ICI Promotes Competitive Employment for People with Disabilities
Across the country, employment for people with disabilities remains stubbornly low. According to the U.S. Bureau of Labor Statistics, the national labor force participation rate is at just 21.2% for those who identify as individuals with disabilities. Through the efforts of several of its program areas, ICI’s commitment to employment is steadfast and clear. “Having a job is a valued social role for people with and without disabilities,” says Kelly Nye-Lengerman, a staff member with extensive experience in employment services and supports. “ICI’s work informs both policies and practices that support employment of people with disabilities to work in the community, in a job and career of their choice.”
Each October, National Disability Employment Awareness Month celebrates the contributions of workers with disabilities and educates about the value of a workforce inclusive of their skills and talents. Several ICI projects promote competitive employment for people with disabilities. Nye-Lengerman points to the Institute’s recent work with the Minnesota Department of Vocational Rehabilitation Services (VRS) as a good example. Staff at ICI's Research and Training Center on Community Living (RTC-CL) work with VRS to provide training, technical assistance, and evaluation support to implement person-centered practices agency-wide in their work to support job seekers in pursuit of competitive, integrated employment. (Person-centered practices focus on the person, using a strengths-based approach, and they support valued social roles and reciprocity.) In addition, RTC-CL provides technical assistance to the agency so ongoing investments and key activities within the agency support person-centered practices. As part of this project, the team assists VRS with communities of practice within the agency, and provides access to the online "Person-Centered Counseling" curriculum through DirectCourse. Nye-Lengerman — along with RTC-CL co-workers Amy Gunty, Mark Olson, Jody Van Ness (pictured), and Erin Watts — are training all VRS staff and administrators in person-centered practices. Additional field training on implementation of person-centered practices to managers, counselors, and field staff is also provided. Making state services more person-centered ensures that individuals with disabilities are treated with dignity and respect, while supporting informed choice and self-direction.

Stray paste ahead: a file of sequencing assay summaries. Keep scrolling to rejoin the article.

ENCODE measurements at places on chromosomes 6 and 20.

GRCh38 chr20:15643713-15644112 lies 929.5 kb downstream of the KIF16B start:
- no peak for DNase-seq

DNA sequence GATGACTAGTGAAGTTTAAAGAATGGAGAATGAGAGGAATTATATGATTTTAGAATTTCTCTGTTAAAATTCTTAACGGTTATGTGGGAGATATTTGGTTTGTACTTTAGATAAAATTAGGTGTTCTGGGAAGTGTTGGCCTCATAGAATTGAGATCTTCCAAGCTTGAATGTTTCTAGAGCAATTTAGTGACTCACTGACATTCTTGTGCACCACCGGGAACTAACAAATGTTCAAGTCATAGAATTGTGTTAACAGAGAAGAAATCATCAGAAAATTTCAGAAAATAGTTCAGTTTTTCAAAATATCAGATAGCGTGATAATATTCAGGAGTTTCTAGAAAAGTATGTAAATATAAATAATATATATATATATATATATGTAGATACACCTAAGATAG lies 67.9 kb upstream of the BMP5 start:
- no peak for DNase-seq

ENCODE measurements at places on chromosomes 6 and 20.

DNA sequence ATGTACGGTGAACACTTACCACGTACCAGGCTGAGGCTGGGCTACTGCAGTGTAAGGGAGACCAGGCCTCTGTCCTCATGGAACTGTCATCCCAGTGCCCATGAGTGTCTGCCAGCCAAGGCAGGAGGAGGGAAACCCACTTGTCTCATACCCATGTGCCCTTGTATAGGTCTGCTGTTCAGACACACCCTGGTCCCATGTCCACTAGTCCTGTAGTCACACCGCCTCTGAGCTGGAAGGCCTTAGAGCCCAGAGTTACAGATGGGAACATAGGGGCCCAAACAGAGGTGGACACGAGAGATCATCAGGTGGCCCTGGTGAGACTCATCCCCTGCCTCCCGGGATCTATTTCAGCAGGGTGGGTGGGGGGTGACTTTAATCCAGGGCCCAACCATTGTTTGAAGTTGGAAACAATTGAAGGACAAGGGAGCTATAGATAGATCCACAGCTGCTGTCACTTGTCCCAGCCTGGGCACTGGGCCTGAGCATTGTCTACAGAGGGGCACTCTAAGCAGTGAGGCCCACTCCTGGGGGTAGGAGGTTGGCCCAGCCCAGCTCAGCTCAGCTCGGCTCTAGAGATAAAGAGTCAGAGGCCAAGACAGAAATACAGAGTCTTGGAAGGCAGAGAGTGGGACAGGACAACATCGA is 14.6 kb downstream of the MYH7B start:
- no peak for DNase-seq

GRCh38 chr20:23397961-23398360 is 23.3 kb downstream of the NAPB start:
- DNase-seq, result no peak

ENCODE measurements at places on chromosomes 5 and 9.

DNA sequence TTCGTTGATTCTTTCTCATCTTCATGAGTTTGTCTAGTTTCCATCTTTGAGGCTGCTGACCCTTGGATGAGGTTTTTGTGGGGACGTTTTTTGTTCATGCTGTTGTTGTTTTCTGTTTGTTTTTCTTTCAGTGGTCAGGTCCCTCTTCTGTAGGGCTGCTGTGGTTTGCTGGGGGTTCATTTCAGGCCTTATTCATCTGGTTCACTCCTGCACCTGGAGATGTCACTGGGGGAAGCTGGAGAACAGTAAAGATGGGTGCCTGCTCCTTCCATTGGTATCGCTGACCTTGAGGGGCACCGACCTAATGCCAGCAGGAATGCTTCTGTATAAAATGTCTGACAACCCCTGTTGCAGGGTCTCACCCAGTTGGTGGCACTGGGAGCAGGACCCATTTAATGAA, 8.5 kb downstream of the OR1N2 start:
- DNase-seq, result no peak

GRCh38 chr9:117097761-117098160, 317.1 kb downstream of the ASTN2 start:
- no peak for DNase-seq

And the benefit to people with disabilities? “Employment is a means to connect with coworkers, earn a paycheck, have a sense a purpose, and make a contribution,” maintains Nye-Lengerman. “The use of person-centered practices supports individuals with disabilities to pursue work, build relationships, and take on their role as self-determined citizens.”